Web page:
By taking the time to get verified – which currently involves answering a few questions about your business and completing an application with Pinkerton, Google’s third-party verification company, you’ll be showing your prospects that you are a legit business that the search engine giant trusts, and so should they.
Also, your business listing will continue to show up on Google Maps so you can get more traffic to your site, and attract local and relevant customers.
How does a business get verified?
Google states that the verification process is simple. You’ll need to create a Google My Business account, if you don’t have one already. Then, instead of following the link to verify your listing in Google My Business, you should follow different steps created specifically for advanced verification.
These steps include confirming your business info, such as name, phone number, location, business hours, and more, as well as completing an application with Pinkerton, which takes about 30 minutes to fill out.
Here is the complete process to do the advanced verification process. It normally will take less than two weeks to complete the verification process, according to Google’s official documents. Of course, this process may change after the beta test is complete.
How will Pinkerton use my data?
All the information you provide to Pinkerton in your application is confidential and will only be used for the purpose of verifying your business. You can learn more about Google’s advanced verification policy on data use and privacy from this FAQ.
What can get my business booted out of the verified “Home Services” unit?
There is a series of bad business practices that may result in the demotion of your listings, including your listings not showing at all in Google Maps.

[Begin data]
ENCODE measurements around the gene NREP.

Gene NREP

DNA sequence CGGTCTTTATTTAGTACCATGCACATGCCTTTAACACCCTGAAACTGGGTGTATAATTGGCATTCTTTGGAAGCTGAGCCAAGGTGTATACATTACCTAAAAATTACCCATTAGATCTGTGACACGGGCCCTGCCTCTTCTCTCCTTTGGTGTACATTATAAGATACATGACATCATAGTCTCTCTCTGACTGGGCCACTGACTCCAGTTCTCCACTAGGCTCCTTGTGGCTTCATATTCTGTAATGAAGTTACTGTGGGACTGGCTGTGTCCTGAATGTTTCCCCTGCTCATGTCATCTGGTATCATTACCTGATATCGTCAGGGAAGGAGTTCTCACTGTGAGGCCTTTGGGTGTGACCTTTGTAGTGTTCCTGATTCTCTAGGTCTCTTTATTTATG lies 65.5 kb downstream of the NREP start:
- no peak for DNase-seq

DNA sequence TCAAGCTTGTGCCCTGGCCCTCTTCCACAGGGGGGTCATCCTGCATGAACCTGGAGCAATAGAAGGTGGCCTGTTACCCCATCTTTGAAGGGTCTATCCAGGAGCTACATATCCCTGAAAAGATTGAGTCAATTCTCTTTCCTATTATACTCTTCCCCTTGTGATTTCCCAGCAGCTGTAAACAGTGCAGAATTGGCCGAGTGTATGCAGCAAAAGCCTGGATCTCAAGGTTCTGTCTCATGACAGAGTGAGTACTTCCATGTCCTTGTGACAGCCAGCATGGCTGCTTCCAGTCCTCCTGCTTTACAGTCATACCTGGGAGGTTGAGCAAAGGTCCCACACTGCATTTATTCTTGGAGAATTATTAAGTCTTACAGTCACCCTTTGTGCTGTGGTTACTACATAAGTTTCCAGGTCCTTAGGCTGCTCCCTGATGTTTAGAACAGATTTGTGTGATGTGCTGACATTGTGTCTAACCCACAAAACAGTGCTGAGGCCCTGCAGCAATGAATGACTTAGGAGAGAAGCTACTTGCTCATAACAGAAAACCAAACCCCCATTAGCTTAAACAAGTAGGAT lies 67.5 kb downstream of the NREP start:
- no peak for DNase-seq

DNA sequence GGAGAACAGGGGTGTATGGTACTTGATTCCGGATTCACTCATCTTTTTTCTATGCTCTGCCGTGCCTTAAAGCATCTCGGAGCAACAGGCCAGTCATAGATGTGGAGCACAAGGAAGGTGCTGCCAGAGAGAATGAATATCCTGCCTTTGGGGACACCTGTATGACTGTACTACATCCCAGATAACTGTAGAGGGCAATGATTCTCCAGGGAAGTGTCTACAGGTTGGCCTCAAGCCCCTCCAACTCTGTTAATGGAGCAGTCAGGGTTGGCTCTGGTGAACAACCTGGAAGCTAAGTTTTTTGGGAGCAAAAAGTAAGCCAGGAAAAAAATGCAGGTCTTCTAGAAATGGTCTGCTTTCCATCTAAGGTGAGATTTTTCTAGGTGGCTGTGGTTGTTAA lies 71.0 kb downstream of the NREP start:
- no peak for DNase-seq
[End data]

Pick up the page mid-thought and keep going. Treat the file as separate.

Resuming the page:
Here are some of the prohibited practices mentioned by Google:
- Excessively contacting/ spamming customers. While it’s fine to contact customers via email or text messages to share updates on the status of their order, once they receive their order you should avoid excessively contacting your customers.
- Irresponsible data collection and use such as collecting credit card information, reselling customer’s contact information or using images of customers in marketing materials without their consent.
- Influencing customer reviews by sharing negative reviews about your competitors.
Violating Google’s policies can get your listing suspended or disapproved, which means it will no longer show up in Google Maps when people are searching for your business. Learn more about the prohibited practices.
If this is a test for the San Diego area alone, why should I care?
Google is definitely looking at ways it can improve its services. If this test proves to be successful at weeding out scammers and fake businesses, Google is likely to expand the verification process to other types of services, industries and countries.
If you’re doing business in a niche that’s suffering from all these spammy and fake listings, you can rest assured that action is being taken and that your business has a better chance of being found once all spam is removed from Google Maps